Essex has some of country’s highest patient to GP ratios

Essex has some of the highest GP to patient ratios in the country, according to data from the Nuffield Trust.

Thurrock NHS Clinical Commissioning Group (CCG), with 2,373 patients per GP – is the third most stretched health area in the country.

Just NHS Portsmouth CCG, which has one GP per 2,462 patients and Hull CCG with one GP per 2,804, are more pressured.

But within the top 20 most stretched CCGs in England, there are 106 in total, an additional four are also in Essex.

Basildon and Brentwood CCG sees 2,185 patients per GP, north east Essex has 2,177 patients per GP, Southend has 2,024 per GP and mid Essex that covers Chelmsford and Maldon has 1,993 per GP.

The issue has been raised by the Lib Dems who are demanding urgent action to deal with growing problems for many people getting appointments.

Chelmsford Lib Dem Deputy Leader, Marie Goldman, said: “I know so many people are struggling to book an appointment with their GP, with services increasingly under pressure from rising demand.

“The Conservative government are badly letting down both GPs and patients in Mid Essex down. Instead of fixing the GP shortage crisis, the Conservatives are making it worse by failing to train the new doctors we desperately need.”

The Lib Dems are calling for more investment in GP services to ensure people can get a doctor’s appointment when they need one.

Councillor Marie Goldman added: “The GP shortage has led to a ‘Postcode Lottery’ – with hard-working doctors overstretched and people left waiting too long for appointments. It needs to change.”

The issue was been raised at an Essex County Council Health Overview and Policy Committee meeting in September which promised to investigate further the problems people are facing.

Maldon Council Vice Chairman Carlie Mayers, who sits on the committee, said: “I feel that this and certainly in Maldon district is a really high priority.

“The number of complaints that we’re getting with people not being able to access any sort of healthcare at any level, whether that is on the phone or face-to-face video calling, is appalling.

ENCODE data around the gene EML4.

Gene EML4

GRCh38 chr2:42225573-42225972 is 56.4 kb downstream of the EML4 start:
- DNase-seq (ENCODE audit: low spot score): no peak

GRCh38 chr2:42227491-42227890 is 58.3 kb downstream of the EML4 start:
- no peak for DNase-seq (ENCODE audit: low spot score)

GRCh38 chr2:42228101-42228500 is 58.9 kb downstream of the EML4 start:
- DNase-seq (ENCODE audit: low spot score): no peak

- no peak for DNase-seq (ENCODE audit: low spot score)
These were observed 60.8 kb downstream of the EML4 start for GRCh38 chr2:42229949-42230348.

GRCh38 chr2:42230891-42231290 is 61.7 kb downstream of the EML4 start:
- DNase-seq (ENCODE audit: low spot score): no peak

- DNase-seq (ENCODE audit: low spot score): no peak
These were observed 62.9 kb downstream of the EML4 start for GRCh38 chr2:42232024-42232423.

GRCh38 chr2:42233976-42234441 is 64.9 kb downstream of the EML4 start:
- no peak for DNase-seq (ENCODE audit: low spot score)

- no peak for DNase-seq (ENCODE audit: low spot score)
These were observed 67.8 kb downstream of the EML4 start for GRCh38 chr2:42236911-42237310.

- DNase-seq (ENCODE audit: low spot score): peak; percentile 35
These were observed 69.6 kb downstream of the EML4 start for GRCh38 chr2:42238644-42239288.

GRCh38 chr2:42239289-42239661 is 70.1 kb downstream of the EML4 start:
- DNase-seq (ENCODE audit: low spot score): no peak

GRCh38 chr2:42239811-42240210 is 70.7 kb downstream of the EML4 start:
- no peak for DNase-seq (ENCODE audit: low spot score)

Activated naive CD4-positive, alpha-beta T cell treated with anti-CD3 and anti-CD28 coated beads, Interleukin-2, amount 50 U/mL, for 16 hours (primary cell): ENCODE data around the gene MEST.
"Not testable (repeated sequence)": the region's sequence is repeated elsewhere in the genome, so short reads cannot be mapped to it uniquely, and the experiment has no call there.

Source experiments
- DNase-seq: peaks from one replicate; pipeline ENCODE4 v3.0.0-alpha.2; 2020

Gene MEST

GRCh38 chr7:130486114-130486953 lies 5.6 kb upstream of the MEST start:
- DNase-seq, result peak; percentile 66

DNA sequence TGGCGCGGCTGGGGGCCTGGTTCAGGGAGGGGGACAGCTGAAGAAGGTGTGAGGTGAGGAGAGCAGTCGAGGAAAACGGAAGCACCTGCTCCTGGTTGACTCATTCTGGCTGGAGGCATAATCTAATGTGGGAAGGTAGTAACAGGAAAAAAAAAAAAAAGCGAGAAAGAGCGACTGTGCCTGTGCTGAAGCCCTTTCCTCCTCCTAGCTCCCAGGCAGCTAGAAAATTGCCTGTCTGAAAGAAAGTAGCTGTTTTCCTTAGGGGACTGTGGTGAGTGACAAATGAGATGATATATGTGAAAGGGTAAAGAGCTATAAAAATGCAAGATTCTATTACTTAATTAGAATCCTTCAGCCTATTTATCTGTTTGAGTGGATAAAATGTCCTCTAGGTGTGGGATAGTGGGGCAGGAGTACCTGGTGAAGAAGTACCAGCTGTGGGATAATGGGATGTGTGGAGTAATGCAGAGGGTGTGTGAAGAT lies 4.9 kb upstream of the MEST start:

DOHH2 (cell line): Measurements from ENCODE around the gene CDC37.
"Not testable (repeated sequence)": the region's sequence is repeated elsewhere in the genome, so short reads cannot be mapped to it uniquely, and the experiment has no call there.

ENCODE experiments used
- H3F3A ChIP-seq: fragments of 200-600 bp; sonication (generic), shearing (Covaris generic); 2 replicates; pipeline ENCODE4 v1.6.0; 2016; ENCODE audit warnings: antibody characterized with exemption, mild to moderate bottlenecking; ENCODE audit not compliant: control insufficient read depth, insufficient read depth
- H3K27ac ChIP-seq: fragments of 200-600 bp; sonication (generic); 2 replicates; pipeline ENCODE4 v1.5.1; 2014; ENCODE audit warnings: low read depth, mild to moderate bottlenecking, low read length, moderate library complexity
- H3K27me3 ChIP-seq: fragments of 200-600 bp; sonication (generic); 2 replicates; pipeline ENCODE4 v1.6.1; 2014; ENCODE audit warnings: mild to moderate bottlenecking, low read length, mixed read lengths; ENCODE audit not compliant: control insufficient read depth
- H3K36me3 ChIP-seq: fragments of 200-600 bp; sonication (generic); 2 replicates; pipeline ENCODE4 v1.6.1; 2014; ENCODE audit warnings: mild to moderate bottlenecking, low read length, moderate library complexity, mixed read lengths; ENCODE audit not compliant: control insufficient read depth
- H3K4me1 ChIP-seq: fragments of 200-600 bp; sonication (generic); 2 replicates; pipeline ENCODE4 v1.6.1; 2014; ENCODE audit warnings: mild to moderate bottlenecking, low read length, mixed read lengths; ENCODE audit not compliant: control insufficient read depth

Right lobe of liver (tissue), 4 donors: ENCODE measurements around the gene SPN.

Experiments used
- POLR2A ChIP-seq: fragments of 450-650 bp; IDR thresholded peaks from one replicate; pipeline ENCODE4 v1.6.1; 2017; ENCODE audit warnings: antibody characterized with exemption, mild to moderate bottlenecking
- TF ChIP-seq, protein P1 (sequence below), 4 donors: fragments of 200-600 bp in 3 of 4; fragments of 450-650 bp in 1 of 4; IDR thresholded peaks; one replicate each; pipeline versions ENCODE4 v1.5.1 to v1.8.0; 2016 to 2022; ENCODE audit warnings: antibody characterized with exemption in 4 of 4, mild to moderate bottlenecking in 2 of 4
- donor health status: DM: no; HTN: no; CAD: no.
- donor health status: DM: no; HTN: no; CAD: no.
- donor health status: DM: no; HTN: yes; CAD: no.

“So I very much welcome that to be put onto the work plan.”

Councillor Jaymey McIvor (Cons, Ongar and Rural) said at the same meeting: “In a more general holistic way the digitalization of some of the access to health at the moment I think is causing enormous challenge to, I don’t want to just say to the older population, I think to all ages including my own.”

The Nuffield Trust, an independent health think tank, have said that GP shortages in England have been widely reported for a number of years.

It says a previous government ambition in 2015 to boost GP numbers by 5,000 by 2020 instead saw the number of GPs fall by 321 full-time equivalents.

It adds there are large differences in the number of GPs between different areas, even when accounting for the needs of the patient population.

While Hull reports the highest number of patients per GP, at 2,804, compared to 1,318 patients per GP in the Wirral, there does also seem to be a worryingly high number of patients in the east of England.

Mid and South Essex Health and Care Partnership, which is made up of hospitals and NHS providers in the south of the county plus the CCGs that commission the services, including Thurrock CCG, Southend CCG, Basildon and Brentwood CCG, mid Essex CCG,and Castle Point and Rochford CCG said other “health professionals” are working to ease the burden off Gps.

An NHS spokesperson for the organisation said: “An increasing number of health professionals are working alongside GPs and play a vital role in delivering high quality, safe and effective care for patients.

“GP practices continue to work tirelessly to respond to a significant growth in demand for their services, whilst ensuring they provide care safely to protect both patients and their staff.

“Our practices are providing face-to-face appointments where requested or clinically appropriate, combined with telephone and online appointments to help make primary care services as accessible to everyone as possible.”

A Department of Health and Social Care spokesperson said: “We are committed to increasing the number of doctors in general practice and between March 2016 and March 2021 the number of full time GPs increased, while a record-breaking number of doctors started training as GPs last year.

“We have invested £270 million to expand GP capacity during the pandemic, on top of £1.5 billion until 2024 and we are making 4,000 training places available for GPs each year, creating an extra 50 million appointments annually to improve patient access.”

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Piers Meyler

Local Democracy Reporter